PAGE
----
In the late 20th Century, the blood libel was primarily discredited except in the Arab-speaking world, most notably following the founding of the State of Israel in 1948. The blood libel has been and continues to be a common theme in Arabic language political cartoons as well as in official government accusations. 

Among the most notable of these official accusations came in 1991 when the Syrian delegation to the United Nations cited the blood libel as being a fact.  Sadly, the comment was made without opposition or criticism by any other delegation.




Blood Libel in the 21st Century

The matzo blood libel continues actively today. 

Recent Blood Libel Accusations in the Gaza Rallies, Summer 2014

The summer of 2014 saw attacks on Jewish shops, synagogues and cemeteries in of cities in Europe and the Americas including

  • Antwerp, Anderlecht, Ghent and Brussels in Belgium;  
  • Amsterdam and Amersfoot in the Netherlands; 
  • Berlin,  Kassel, Mainz, Nuremburg, and Wuppertal in Germany; 
  • Copenhagen in Denmark; 
  • Gothenburg, Jönköping and Malmo in Sweden; 
  • Trondheim in Norway;
  • Paris, Sarcelles, Sarre-Union and Toulouse in France; 
  • Larissa and Thessaloniki in Greece; 
  • Szikszo and Tatabanya in Hungary;
  • Istanbul in Turkey;
  • Kiev, Dnepropetrovsk, Nikolayev and Zaporozhye in Ukraine;
  • Rome in Italy 
  • London, Belfast, Manchester, Kingston in the United Kingdom  
  • Mexico City in Mexico
  • Buenos Aires, Basavilbaso, Mendoza and Santiago del Estero in Argentina
  • Santa Catarina in Brazil
  • Caracas in Venezuela
  • Calgary in Canada
  • Seattle in the United States

Blood Libel Poster at Berlin "Pro-Gaza" Rally
Beginning as pro-Gaza rallies (that took place in dozens of cities peacefully and without overt attacks as Jews), a substantial number of protesters turned to overt attacks on Jews.

Common among these were a banner of Israeli Prime Minister eating a child with blood dripping out of his mouth, a depiction of the blood libel. Some carried posters showing images of Jews eating children or wore t-shirts spattered with blood.  Others chanted blood libel chants such as "Bloodsuckers!" and "Child killers!" mixed in with non-blood-libel chants of "Death to the Jews" and "To the Gas Chambers" and other anti-Jewish slogans.


 Blood Libel Poster at Seattle "Pro-Gaza Rally 


Recent Official Government Stances Against Blood Libel Accusations

Russia: In January 2005, twenty members of the Russian Duma (the equivalent of its Parliament) formally lodged a complaint to the Prosecutor General’s office demanding the banning of all Jewish organizations based in part on practices that “extend even to ritual murder.” These Duma members eventually retracted their complaint following widespread condemnation. 

Ukraine:   Beginning in April 2005, one Ukraine’s leading Management Schools, the  Interregional Academy of Personnel Management (IAPM) began publishing a string of articles on the threat posed by “world Jewry” in its journal Personnel.  In December 2005, Ukrainian President Viktor Yushchenko denounced the university. He resigned from the IAPM board, stating:  "The Head of State is worried that anti-Semitism spreads throughout Ukraine. He condemned the Interregional Academy of Personnel Management (IAPM) as an institution that systematically publishes anti-Semitic articles in its publication Personnel.“ Following  this, the IAPM published a blood libel article in Personnel.  In 2006, Ukraine removed the IAPM’s accreditation for its persistent anti-Semitic actions.   Link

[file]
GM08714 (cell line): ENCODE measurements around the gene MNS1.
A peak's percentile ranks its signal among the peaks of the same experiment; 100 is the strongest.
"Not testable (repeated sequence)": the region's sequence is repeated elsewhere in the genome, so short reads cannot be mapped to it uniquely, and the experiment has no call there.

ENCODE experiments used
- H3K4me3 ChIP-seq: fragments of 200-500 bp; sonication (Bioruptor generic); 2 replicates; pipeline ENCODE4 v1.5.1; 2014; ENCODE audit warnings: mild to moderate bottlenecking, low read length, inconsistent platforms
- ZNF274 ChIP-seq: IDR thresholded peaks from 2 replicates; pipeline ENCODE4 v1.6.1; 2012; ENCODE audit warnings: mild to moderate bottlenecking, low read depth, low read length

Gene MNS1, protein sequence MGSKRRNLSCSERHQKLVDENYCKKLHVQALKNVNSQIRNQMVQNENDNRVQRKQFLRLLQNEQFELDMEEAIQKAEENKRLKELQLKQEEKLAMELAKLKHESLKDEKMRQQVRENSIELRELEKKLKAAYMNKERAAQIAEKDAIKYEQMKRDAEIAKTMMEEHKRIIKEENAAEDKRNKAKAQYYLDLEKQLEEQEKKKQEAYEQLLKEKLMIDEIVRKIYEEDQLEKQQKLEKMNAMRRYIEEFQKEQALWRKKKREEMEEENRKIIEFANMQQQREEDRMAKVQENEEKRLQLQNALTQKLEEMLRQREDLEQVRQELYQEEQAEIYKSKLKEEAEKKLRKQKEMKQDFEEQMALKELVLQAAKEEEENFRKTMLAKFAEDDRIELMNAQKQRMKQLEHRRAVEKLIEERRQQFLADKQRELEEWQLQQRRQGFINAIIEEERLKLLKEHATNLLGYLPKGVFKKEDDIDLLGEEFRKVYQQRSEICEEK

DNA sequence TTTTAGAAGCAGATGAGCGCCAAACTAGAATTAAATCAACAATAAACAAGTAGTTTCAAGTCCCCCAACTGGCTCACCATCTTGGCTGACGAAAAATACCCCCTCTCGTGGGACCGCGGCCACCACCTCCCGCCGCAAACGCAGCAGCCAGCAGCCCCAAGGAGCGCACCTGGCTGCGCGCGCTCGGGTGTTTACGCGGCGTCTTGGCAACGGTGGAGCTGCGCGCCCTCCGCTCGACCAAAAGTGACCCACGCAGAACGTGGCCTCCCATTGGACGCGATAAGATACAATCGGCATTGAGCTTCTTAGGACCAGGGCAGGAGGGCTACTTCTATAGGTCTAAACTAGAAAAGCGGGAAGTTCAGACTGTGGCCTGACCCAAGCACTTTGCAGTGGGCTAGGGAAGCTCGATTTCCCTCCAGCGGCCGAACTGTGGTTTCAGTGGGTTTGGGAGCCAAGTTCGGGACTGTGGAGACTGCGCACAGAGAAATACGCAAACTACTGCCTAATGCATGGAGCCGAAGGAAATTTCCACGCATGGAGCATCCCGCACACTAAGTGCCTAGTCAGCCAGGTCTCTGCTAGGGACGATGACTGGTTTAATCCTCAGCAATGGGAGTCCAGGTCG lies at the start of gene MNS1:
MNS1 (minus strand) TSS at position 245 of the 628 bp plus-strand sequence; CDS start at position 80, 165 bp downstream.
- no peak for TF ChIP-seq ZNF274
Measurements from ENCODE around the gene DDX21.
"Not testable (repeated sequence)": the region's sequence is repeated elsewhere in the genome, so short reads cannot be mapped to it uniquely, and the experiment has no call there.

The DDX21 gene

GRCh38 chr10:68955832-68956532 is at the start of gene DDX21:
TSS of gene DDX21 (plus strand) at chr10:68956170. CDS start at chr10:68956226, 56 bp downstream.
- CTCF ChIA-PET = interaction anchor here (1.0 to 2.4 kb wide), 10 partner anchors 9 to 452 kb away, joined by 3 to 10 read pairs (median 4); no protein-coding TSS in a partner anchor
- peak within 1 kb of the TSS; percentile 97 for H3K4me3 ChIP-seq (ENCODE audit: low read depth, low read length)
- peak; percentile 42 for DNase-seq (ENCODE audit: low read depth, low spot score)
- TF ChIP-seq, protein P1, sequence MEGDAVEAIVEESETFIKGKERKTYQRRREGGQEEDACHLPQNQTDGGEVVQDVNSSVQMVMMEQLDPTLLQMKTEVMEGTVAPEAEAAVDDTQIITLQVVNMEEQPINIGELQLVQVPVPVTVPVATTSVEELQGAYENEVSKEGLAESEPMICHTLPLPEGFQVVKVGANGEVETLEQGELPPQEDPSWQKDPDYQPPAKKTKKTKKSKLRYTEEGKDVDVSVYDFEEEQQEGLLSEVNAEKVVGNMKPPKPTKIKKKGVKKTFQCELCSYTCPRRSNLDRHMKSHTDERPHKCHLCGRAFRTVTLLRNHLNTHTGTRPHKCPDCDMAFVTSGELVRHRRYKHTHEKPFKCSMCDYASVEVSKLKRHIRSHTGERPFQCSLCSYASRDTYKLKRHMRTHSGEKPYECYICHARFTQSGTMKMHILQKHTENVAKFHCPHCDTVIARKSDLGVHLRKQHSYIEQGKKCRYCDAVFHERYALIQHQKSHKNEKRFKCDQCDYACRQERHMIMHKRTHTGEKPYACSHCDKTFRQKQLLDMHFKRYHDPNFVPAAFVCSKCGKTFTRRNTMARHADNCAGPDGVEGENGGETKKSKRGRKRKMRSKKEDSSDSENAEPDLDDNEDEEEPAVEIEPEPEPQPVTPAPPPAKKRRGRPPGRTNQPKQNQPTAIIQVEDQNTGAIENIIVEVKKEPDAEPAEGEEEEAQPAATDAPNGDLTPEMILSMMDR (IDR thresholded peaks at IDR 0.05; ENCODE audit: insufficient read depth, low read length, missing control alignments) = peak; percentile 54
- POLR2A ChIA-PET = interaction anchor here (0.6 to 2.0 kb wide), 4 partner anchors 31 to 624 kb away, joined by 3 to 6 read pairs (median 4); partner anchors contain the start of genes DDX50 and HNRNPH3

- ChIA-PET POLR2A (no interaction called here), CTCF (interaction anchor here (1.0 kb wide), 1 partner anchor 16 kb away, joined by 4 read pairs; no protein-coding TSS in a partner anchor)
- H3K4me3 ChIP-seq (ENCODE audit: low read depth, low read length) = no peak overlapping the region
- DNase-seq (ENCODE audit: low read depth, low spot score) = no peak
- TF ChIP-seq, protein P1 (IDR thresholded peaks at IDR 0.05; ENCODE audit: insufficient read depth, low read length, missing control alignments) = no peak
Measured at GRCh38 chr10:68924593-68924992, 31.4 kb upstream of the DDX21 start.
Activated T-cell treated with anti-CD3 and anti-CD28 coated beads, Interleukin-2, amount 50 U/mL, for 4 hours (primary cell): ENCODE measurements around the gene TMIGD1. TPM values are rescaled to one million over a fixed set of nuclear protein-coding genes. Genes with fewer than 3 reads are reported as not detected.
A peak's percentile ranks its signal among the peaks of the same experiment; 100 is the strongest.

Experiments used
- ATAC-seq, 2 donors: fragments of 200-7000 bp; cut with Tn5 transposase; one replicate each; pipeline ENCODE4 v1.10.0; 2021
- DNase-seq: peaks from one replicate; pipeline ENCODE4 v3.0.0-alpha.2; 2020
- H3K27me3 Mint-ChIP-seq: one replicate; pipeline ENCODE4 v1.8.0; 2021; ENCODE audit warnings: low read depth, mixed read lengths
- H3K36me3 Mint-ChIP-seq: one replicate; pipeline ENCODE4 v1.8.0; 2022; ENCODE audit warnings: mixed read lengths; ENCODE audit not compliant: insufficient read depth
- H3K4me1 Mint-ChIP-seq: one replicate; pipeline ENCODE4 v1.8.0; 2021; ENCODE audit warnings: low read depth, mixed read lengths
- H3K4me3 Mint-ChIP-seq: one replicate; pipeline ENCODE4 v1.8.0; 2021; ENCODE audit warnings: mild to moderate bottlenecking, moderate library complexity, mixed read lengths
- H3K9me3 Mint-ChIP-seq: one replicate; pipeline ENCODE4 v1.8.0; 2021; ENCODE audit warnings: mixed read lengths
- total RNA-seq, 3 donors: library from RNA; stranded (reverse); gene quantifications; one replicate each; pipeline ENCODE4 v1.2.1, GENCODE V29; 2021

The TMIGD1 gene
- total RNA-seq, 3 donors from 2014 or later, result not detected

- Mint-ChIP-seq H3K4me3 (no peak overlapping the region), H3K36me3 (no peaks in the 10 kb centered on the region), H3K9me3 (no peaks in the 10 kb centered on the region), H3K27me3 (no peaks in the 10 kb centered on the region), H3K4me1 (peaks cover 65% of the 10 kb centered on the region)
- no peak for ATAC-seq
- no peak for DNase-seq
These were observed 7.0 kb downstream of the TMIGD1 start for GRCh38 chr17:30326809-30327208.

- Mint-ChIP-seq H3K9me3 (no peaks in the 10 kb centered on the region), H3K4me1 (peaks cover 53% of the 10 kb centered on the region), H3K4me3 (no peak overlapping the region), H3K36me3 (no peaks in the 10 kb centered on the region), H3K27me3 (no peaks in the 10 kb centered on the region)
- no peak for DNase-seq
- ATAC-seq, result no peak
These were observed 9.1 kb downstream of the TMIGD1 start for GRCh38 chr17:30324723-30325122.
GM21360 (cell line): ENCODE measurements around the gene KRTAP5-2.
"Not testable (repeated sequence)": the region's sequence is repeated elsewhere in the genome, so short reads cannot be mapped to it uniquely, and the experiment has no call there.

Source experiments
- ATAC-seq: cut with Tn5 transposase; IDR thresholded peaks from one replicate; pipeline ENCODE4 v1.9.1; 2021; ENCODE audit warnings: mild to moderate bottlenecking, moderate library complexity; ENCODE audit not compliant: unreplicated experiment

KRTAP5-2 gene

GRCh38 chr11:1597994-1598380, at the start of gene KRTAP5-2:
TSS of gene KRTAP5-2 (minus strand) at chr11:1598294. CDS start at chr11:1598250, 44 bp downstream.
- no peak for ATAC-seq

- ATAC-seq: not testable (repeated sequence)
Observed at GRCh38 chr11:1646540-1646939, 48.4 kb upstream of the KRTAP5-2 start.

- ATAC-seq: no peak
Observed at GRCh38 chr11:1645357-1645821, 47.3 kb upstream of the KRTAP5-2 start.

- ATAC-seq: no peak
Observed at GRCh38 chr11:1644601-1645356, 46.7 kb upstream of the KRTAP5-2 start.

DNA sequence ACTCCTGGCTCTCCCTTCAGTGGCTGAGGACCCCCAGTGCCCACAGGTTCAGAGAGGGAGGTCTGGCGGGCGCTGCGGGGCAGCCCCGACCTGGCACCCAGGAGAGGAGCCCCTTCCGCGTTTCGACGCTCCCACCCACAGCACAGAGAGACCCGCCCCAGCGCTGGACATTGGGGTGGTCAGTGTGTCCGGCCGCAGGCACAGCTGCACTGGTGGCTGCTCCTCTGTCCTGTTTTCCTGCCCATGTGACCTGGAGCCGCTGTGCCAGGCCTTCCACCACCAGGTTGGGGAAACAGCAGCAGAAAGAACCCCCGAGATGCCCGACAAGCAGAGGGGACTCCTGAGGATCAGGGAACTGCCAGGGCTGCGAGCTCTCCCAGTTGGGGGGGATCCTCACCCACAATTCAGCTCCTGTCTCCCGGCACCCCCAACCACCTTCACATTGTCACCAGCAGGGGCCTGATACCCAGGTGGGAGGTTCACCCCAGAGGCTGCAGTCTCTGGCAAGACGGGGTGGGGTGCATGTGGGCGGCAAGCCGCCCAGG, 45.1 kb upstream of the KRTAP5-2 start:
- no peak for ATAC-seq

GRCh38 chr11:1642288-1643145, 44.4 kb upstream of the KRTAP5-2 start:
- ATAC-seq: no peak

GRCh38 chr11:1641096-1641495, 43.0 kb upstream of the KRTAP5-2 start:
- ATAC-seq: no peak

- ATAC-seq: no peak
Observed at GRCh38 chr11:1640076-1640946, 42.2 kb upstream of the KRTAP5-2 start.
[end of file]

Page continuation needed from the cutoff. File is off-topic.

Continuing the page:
Palestine: In 2014 Hamas Spokesman Osama Hamdan claimed in speeches that Jews used Christian children in making matzo. In an August 8, 2014 interview on CNN,  refused to refute his earlier claim that "Jews eat Christian blood" when asked directly -- twice -- by (Jewish) CNN journalist Wolf Blitzer. A link to the video clip is here: http://www.algemeiner.com/2014/08/05/hamas-spokesman-doubles-down-on-jews-eat-christian-blood-libel-when-confronted-by-wolff-blitzer-on-cnn-video/

On March 27, 2013, Nawaf al-Zaru published an article in the journal of the Palestinean aid organizationg Miftah criticizing US President Barack Obama for hosting a Passover Seder at the White House, citing “Does Obama in fact know the relationship, for example, between ‘Passover’ and ‘Christian blood’..?! Or ‘Passover’ and ‘Jewish blood rituals?!... Much of the chatter and gossip about historical Jewish blood rituals in Europe are real and not fake as they claim; the Jews used the blood of Christians in the Jewish Passover.” After initially refusing to apologize or withdraw the article, the organization expressed "sincere regret" that the article was "accidentally and incorrectly published."
Egypt formally censured
Ossama El-Baz following his
2003 blood libel series of articles

April 21, 2001 blood libel cartoon
published in Al Ahram,
one of Egypt's largest daily newsapers
Egypt: Egypt is another government that took a stand against the blood libel accusations came in 2003. The Egyptian government objected following a string articles and publications claiming the practice of blood libel in the use of Moslem children's blood to make matzo in Egypt. Ossama el-Baz, a minister in the Egyptian government, published a series of articles explaining the falsehood of the blood libel myths and called on Egyptians to stop what he called “myths” based "on the basis of the racist fallacies and myths that originated in Europe."